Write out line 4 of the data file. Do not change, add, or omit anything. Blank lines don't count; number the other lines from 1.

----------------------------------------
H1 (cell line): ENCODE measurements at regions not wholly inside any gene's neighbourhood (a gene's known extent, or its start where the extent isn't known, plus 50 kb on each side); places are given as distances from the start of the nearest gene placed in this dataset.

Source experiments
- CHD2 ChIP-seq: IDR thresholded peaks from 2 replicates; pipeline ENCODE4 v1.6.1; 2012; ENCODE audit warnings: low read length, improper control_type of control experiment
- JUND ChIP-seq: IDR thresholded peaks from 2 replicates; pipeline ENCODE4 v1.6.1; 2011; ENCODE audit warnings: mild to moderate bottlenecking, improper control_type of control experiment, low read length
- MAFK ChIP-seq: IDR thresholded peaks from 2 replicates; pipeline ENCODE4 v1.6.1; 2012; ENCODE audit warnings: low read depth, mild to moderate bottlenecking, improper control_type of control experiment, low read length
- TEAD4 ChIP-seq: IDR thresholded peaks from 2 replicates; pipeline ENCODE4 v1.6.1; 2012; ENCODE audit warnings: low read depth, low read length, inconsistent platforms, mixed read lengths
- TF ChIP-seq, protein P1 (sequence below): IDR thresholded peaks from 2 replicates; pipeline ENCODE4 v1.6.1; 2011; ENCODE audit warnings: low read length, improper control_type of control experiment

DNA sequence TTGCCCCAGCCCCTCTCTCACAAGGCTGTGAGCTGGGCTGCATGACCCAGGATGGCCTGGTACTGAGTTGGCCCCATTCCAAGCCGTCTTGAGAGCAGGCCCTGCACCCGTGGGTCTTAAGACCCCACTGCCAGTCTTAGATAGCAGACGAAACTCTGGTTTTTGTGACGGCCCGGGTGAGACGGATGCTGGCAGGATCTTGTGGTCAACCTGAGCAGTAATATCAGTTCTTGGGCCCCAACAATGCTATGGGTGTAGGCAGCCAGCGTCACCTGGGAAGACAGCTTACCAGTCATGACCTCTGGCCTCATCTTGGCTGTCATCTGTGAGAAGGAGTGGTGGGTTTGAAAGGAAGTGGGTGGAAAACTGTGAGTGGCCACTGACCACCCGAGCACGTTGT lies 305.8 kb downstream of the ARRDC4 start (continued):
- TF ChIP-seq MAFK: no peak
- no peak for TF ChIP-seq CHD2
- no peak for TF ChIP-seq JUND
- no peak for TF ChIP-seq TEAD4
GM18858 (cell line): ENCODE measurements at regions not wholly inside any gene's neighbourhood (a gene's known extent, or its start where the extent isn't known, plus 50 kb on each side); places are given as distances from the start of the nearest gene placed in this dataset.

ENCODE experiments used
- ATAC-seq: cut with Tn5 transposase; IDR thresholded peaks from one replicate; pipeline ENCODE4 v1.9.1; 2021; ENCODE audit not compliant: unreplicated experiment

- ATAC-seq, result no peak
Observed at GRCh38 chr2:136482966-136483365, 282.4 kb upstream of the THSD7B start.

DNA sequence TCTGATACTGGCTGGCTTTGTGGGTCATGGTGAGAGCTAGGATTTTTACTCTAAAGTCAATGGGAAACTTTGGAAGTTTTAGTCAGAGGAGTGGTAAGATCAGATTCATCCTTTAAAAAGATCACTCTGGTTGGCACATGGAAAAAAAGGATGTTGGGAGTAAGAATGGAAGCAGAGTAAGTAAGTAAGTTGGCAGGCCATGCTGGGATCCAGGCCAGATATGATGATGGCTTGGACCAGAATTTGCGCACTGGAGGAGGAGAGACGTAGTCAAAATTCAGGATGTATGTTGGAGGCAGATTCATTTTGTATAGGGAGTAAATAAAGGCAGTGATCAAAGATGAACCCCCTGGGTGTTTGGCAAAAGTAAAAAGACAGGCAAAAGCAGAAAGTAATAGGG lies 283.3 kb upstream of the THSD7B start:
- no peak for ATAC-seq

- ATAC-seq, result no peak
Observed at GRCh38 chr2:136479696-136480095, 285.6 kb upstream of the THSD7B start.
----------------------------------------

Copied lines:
- JUND ChIP-seq: IDR thresholded peaks from 2 replicates; pipeline ENCODE4 v1.6.1; 2011; ENCODE audit warnings: mild to moderate bottlenecking, improper control_type of control experiment, low read length